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Medical Physics and Biomedical Engineering

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Janet Cheung

13 August 2018

Systems Engineer, Medtronic
Graduated with an MSc in Medical Physics and Biomedical Engineering, 2017

My undergraduate background is in Computer Science and Computer Engineering, but I was always interested in Biomedical Engineering, and keen to better understand both the engineering aspects and underlying principles of of medical devices -  the ‘why’ and the ‘how’.

I graduated in the Autumn of 2017. Now, I work at Medtronic, a Los Angeles-based medical device company. I am a Systems Engineer in its Diabetes Business Unit developing product concept designs for insulin pumps and Continuous Glucose Monitoring (CGM) systems. This includes defining the functional and performance requirements of the system, as well as evaluating the risks and potential mitigations concerning the design.

I decided to study at UCL because of my interest in understanding the mechanisms behind medical devices. The material covered in my MSc modules gave me that understanding. Furthermore, as a Systems Engineer, I am engaged in all aspects of the product development lifecycle and often coordinate meetings with different teams. The MSc developed my ability to engage with a diverse demographic and approach problems from different perspectives—soft skills vital not only in one’s career but also in life.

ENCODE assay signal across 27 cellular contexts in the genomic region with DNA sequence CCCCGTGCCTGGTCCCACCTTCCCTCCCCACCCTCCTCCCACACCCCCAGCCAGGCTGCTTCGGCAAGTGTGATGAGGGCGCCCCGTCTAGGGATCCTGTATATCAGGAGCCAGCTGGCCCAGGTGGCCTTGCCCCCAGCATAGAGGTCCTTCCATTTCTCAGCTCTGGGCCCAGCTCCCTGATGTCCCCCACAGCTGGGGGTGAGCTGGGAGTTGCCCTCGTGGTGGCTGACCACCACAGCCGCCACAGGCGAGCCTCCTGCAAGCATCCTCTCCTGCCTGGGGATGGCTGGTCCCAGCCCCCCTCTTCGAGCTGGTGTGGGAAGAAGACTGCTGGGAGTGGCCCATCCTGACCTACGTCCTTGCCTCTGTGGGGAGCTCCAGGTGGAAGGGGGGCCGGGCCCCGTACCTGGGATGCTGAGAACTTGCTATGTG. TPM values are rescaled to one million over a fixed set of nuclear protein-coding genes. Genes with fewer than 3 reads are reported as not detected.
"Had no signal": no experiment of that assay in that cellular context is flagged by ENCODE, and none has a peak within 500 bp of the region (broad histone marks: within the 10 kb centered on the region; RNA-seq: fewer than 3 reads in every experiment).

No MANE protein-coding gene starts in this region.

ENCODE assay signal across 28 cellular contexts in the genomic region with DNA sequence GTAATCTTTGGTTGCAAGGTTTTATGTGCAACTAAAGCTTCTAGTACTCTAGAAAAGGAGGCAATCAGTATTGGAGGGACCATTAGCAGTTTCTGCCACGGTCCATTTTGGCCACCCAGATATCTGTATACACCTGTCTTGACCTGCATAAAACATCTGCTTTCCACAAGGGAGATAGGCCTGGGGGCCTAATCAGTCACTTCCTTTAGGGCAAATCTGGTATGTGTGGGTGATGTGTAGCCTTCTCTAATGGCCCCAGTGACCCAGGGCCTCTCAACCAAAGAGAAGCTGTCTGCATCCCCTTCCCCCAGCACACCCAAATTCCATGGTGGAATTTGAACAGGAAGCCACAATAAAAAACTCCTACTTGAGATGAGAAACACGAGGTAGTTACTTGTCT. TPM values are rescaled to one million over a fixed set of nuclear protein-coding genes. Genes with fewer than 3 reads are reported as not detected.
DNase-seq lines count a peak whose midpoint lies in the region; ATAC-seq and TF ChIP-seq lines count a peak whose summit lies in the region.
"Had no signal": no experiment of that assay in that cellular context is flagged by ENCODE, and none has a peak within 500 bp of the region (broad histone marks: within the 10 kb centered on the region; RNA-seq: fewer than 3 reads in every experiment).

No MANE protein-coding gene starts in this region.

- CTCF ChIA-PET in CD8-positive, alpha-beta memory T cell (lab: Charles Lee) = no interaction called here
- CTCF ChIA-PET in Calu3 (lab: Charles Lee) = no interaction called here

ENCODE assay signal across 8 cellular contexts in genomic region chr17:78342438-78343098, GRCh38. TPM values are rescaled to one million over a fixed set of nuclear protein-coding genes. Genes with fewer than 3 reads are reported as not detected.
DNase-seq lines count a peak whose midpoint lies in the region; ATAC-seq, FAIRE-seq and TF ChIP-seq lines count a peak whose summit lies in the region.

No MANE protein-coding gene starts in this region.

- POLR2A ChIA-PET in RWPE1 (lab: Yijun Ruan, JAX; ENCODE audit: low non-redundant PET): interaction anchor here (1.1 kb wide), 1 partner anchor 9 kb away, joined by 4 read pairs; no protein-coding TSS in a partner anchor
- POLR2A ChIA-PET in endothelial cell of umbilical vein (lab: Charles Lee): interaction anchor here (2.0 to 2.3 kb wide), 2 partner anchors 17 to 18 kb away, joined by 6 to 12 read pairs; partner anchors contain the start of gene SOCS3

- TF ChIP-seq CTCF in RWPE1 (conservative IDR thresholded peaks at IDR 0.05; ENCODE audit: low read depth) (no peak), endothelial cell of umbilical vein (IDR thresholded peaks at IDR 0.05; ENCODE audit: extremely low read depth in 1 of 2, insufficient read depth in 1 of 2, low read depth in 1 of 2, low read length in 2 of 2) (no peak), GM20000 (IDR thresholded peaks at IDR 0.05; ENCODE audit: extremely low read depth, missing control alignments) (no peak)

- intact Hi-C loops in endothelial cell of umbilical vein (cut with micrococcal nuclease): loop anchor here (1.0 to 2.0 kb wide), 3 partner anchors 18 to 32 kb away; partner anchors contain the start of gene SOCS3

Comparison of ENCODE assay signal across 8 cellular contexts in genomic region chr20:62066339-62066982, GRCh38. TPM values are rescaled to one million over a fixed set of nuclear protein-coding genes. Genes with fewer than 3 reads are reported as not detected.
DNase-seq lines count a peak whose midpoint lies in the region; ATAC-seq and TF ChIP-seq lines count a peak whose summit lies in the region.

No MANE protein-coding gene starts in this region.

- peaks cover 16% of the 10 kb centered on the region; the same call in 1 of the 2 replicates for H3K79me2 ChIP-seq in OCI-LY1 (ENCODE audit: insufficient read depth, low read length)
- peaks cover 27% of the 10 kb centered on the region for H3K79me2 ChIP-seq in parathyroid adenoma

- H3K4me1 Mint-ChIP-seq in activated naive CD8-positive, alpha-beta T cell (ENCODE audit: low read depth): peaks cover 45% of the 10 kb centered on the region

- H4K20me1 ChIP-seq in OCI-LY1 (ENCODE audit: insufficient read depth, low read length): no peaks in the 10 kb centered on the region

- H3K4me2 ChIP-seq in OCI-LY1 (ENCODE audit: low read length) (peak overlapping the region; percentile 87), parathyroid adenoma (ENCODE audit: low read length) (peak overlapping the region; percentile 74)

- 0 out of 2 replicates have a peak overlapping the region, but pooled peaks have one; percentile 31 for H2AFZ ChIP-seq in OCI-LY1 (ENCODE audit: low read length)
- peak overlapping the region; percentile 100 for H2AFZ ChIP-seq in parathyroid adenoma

As I gain more experience, I’m hoping to take on more leading roles in projects and, eventually, become a Project Manager. In the more immediate future, I want to engage in engineering outreach programs or mentorships and, hopefully, inspire students to pursue careers in the medical engineering industry. I’ve already convinced my sister! 

I would advise anyone thinking about, or just starting out studying Medical Physics or Biomedical Engineering, to remain curious and to keep asking questions. Don’t be afraid or embarrassed. You will meet people come from all kinds of backgrounds and with a variety of life experiences and you will learn about facets of Physics and Engineering that you really don’t expect.